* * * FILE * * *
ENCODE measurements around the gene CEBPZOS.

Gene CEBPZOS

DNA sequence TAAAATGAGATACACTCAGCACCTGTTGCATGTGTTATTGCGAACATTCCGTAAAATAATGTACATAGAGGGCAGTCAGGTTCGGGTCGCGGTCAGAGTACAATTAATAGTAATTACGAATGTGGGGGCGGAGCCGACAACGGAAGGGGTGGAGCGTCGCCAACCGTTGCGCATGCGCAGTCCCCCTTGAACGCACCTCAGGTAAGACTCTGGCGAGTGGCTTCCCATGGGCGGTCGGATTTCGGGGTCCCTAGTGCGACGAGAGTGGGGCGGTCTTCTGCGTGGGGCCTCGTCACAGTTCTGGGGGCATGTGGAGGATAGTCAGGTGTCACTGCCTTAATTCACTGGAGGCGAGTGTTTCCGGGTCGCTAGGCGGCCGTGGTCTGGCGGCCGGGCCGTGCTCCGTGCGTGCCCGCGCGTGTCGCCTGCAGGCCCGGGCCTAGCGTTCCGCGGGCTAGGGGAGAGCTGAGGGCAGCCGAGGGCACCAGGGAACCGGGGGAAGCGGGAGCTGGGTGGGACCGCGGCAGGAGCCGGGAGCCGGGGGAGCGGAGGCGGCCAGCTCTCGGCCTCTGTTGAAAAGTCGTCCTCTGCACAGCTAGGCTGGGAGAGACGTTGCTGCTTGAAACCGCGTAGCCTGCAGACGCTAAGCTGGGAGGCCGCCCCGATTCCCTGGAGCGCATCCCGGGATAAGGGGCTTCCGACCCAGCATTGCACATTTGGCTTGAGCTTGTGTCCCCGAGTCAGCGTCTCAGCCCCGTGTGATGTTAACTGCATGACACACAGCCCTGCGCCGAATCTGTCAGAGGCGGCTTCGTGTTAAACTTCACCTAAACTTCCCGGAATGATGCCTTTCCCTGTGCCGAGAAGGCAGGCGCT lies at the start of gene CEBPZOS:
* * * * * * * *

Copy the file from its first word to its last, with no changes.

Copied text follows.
ENCODE measurements around the gene CEBPZOS.

Gene CEBPZOS

DNA sequence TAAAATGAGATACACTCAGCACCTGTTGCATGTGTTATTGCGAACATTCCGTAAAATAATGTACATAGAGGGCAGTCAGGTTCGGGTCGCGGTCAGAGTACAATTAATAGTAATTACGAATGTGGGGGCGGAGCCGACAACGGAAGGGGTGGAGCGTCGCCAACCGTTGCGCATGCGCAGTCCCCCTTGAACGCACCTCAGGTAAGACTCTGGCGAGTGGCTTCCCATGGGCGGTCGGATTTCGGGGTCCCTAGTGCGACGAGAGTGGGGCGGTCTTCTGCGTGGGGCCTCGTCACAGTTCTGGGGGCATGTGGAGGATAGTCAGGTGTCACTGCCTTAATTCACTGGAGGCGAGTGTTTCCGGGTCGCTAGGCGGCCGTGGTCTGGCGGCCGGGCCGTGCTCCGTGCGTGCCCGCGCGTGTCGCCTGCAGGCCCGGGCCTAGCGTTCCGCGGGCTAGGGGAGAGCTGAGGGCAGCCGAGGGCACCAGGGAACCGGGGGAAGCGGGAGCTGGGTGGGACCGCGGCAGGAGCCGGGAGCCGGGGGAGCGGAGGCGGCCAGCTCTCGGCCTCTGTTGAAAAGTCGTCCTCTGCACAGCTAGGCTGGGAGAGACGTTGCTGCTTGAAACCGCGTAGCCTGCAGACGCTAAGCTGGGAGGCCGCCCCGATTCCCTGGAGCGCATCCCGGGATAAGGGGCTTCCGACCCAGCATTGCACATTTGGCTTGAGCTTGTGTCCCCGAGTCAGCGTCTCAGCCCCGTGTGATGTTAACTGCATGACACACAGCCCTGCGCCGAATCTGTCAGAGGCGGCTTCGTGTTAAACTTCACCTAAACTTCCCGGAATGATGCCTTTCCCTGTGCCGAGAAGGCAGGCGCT lies at the start of gene CEBPZOS: